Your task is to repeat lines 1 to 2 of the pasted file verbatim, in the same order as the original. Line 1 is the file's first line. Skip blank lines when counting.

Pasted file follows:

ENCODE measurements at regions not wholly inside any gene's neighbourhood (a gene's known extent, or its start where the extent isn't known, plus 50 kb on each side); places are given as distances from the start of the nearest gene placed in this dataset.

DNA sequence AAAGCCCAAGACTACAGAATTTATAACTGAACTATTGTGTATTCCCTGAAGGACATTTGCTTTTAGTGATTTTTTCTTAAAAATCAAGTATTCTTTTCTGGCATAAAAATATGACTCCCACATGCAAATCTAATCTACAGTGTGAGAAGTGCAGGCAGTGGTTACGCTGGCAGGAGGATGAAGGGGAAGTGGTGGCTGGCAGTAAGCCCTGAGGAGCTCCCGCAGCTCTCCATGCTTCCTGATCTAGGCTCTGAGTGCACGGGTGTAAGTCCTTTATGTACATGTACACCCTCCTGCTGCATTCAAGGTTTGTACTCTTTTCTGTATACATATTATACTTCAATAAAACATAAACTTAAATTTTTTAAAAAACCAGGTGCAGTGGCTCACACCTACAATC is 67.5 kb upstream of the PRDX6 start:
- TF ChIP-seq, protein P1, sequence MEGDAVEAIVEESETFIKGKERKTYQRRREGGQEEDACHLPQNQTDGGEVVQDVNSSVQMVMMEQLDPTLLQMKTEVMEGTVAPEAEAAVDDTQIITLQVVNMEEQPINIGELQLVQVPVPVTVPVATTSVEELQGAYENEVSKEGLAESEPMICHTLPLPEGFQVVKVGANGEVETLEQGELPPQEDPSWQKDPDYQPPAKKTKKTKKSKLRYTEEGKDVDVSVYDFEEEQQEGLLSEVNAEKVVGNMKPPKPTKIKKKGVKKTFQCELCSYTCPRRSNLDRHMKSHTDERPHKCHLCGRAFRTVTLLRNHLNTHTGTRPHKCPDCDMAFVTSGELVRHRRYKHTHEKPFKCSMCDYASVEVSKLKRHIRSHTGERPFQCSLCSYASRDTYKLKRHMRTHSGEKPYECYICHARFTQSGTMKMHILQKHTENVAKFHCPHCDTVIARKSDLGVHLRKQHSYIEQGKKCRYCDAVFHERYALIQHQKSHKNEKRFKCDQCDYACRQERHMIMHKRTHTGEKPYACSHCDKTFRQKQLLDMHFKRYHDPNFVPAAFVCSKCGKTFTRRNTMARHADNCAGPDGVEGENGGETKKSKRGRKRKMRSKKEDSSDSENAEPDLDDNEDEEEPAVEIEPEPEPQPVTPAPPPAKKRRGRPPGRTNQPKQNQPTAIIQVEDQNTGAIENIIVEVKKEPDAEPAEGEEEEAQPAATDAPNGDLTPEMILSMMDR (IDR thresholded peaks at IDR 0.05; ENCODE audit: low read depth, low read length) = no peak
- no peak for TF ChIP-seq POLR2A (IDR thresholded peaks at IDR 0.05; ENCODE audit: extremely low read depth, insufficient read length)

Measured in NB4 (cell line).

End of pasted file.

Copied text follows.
ENCODE measurements at regions not wholly inside any gene's neighbourhood (a gene's known extent, or its start where the extent isn't known, plus 50 kb on each side); places are given as distances from the start of the nearest gene placed in this dataset.

DNA sequence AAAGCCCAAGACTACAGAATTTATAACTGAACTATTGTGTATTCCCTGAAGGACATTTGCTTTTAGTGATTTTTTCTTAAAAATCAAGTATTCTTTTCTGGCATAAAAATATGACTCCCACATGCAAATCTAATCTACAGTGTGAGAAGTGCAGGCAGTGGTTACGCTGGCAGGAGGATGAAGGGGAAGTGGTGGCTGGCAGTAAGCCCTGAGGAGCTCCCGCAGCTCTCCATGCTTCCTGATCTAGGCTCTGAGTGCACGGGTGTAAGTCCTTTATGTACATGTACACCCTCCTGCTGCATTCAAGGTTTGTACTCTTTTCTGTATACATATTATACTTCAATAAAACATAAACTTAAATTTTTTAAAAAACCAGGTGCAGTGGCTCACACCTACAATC is 67.5 kb upstream of the PRDX6 start: